When you can unhinge your jaws, shoot out your tongue to four feet in length and hang around with weird mutants on the playground, you only want to eat one thing: a packing peanut shaped like a paw and covered in neon cheese dust. Luckily for Frito-Lay, a subsidiary of PepsiCo and distributor of Cheetos brand corn snacks, that was basically every kid in the 90s. To capture that hot demographic, they released a series of distressing cartoon interstitials.
Aaron Littleton hosts this week and chooses a Cheetos Paws commercial as our video. John Hurst co-hosts and doesn’t even try to defend Gainax.
Time was, Wizards of the Coast thought they might somehow break Magic: The Gathering out of its traditional nerd niche and into the cool coffee-drinking, Friends-watching, music-inventing crowds of the 90s. Through a series of commercials targeted at these socially desirable youths, Wizards wasted untold amounts of money and succeeded in doing little more than inspiring this week’s episode of Video Death Loop.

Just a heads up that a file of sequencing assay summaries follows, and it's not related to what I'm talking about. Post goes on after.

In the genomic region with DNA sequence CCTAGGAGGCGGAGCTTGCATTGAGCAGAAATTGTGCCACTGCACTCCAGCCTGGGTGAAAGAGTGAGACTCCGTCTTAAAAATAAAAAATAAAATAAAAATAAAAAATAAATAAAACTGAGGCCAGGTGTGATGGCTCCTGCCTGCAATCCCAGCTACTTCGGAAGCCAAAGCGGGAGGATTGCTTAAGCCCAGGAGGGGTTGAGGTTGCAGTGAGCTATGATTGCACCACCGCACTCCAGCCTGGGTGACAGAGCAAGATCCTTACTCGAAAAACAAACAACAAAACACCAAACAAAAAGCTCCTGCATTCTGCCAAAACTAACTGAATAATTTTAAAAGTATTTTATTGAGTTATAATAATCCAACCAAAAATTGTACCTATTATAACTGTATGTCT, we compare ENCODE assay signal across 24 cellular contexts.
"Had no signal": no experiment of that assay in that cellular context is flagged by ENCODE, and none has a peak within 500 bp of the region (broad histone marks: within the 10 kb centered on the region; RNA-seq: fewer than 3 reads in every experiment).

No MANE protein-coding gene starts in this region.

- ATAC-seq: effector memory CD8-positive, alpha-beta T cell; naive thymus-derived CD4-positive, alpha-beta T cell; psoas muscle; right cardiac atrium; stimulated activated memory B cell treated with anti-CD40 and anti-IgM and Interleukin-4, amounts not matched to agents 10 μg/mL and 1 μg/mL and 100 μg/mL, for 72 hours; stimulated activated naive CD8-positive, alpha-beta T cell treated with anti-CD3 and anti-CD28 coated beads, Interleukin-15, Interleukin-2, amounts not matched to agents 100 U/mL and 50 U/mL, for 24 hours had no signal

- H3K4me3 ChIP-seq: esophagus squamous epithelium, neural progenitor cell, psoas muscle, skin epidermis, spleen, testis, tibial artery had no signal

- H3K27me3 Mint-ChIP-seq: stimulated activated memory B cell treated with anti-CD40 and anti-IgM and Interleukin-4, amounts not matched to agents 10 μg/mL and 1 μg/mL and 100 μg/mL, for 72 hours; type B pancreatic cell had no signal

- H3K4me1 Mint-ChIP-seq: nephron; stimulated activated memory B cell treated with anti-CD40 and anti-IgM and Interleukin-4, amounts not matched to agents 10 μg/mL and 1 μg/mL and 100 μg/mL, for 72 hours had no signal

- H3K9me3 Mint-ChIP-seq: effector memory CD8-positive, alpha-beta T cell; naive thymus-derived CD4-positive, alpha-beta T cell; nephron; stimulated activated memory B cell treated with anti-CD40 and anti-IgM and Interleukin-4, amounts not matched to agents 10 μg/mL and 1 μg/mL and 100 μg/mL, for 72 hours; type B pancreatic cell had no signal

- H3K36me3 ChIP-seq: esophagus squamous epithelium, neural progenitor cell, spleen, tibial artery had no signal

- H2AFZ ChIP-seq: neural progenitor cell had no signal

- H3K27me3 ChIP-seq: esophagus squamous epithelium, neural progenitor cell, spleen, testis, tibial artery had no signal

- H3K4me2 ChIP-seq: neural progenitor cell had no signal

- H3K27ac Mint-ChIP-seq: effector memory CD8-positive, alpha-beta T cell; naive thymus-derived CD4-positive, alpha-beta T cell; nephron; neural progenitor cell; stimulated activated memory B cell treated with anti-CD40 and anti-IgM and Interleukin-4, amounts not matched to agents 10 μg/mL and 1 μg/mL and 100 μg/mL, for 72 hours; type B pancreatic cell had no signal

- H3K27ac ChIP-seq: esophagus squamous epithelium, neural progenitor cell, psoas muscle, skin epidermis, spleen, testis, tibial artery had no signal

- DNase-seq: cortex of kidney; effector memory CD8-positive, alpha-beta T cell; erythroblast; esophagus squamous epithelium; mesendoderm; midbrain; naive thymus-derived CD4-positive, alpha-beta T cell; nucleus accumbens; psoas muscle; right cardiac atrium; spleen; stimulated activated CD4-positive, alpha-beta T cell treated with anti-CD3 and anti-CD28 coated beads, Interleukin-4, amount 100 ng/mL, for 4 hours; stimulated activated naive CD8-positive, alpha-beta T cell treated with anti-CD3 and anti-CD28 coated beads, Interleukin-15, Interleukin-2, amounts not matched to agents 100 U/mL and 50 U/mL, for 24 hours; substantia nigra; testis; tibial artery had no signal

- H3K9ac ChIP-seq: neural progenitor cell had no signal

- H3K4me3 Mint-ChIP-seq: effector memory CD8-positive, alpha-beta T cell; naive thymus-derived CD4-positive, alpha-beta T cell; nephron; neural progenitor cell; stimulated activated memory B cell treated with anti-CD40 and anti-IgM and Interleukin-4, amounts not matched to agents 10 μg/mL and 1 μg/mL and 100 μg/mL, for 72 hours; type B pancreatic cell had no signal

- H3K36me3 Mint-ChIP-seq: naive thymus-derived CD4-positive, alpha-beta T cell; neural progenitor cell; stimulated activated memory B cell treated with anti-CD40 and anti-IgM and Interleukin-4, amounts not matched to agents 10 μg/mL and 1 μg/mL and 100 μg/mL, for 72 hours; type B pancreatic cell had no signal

What does it cost to save the princess in less than five minutes? How many lives must be destroyed? Must the very rules of nature be bent? Can the universe even continue to exist in a single piece? For Darbian, those answers were “some practice, none, no and almost certainly.”
Just in time for Christmas, we unwrap the past and take a look at one of the most infamous “event” video games ever: E.T. for the Atari 2600. Produced in such enormous quantities that even its disposal is legendary, E.T. also had a pretty sweet, if somewhat terrifying in its implications, commercial to drive sales during the 1982 holiday season.
John Hurst hosts this episode and tries to clean up before the aliens come back. Aaron Littleton co-hosts and goes to the good Arby’s.